Skillset New Zealand Blog

Ideas to help your team develop personally and professionally.

I just felt a chill running up my spine. It ran out of a horrible but true scene from the school days of a woman called Carol Dweck.

Children seated according to their IQ

In her book Mindset (the new psychology of success) she describes the seating plan for her sixth grade class of 1957. They were arranged around the room according to the results of their IQ tests.

She writes, "Only the highest-IQ students could be trusted to carry the flag, clap the erasers, or take a note to the principal."

For decades it was widely believed that IQ is fixed. So if you got a low IQ score, you were stuck with low intelligence for the rest of your life. Dim lights, for life.

Which is rubbish. But don't take my word for it.

An individual's intelligence is not a fixed quantity

Take the word of Alfred Binet, the inventor of the IQ test. He was horrified at what society did with his invention.

"A few modern philosophers assert that an individual's intelligence is a fixed quantity... which cannot be increased. We must protest and react against this brutal pessimism... With practice, training, and above all, method, we manage to increase our attention, our memory, our judgement and literally to become more intelligent than we were before."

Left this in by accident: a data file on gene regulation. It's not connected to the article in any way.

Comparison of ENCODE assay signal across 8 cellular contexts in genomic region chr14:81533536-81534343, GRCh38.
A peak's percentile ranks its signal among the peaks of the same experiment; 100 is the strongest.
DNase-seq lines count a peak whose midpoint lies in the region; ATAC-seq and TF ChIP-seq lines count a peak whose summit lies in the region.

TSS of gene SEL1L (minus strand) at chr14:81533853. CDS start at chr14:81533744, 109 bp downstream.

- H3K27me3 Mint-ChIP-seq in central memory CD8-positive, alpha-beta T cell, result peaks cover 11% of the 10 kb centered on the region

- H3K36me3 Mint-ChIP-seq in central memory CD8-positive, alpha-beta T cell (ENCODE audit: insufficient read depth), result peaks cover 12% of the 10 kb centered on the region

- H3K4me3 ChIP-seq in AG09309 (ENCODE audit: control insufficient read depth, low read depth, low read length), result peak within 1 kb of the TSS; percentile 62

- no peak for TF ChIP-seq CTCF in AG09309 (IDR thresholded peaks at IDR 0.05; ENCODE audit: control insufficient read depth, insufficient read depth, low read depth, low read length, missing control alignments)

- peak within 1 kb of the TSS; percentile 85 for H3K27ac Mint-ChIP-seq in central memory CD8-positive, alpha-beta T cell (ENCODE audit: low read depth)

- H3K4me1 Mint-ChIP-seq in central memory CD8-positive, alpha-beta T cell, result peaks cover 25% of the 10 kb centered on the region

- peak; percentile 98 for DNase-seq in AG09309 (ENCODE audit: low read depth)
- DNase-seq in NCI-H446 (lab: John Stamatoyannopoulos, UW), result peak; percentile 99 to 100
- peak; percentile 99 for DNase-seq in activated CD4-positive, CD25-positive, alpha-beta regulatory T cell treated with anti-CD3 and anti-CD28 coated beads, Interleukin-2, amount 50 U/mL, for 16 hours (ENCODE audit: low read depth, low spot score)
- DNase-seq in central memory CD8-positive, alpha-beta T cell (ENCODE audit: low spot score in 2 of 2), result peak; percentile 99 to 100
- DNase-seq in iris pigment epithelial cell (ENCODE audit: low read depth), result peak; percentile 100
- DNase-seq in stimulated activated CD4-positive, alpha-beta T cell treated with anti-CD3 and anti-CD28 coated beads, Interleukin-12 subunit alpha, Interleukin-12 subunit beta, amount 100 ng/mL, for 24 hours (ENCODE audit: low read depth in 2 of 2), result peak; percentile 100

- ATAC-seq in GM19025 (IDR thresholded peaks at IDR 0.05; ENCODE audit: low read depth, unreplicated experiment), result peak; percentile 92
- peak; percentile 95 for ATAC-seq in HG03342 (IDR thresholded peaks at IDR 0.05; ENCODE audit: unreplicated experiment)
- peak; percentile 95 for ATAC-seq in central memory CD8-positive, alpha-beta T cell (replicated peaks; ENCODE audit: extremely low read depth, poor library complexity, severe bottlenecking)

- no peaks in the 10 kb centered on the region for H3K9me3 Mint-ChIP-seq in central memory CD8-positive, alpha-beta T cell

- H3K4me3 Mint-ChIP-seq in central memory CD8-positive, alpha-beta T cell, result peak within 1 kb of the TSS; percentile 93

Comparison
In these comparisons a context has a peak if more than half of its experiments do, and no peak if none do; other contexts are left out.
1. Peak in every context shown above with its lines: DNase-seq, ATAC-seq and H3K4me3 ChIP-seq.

Yes, 'brutal'.

How many children have carried the power-sapping belief I'm dumb into adulthood? How many, when faced with learning a new skill, have told themselves, I can't do it because I'm not smart enough? Why did their parents and teachers not attach a ball and chain to their children and be done with it?

We can develop expertise with 'purposeful engagement'

Robert Sternberg, one of the world's top experts in intelligence, puts it this way: the major factor in whether people achieve expertise "is not some fixed prior ability, but purposeful engagement".

Let's call intelligence 'expertise and adaptability smarts'. Believing that we either have the smarts now or we never will is a fixed mindset - a self-imposed ball and chain. Believing that we can develop smarts is a growth mindset - setting us out on the path of personal growth.

Rethinking what we tell ourselves about our IQ

For our childrens' sake - and our own - let's shape our beliefs into something more likely to lead to health and well-being. Like this:

  • There are different kinds of smarts.
  • With purposeful engagement, our smarts can grow. We can be smarter than we were.
  • Our potential for expertise, knowledge and wisdom is unlimited.

Unless we believe otherwise.


About Michael Brown

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Michael is a senior trainer with Skillset, based in Christchurch.

He is a leading authority on training in presentation and news media skills in New Zealand. He has special expertise in how to present emotionally-charged topics to challenging audiences. Michael has trained thousands of New Zealanders and worked with people who speak on behalf of some of the country's largest organisations.

Michael is a prolific author and his books on speaking and working with the media are in their fourth editions.

Speaking Easy: how to speak to your audiences with confidence and authority

Media Easy: how to handle the news media with confidence and authority

One of Michael's books is about his family's adventures sailing in the Pacific.

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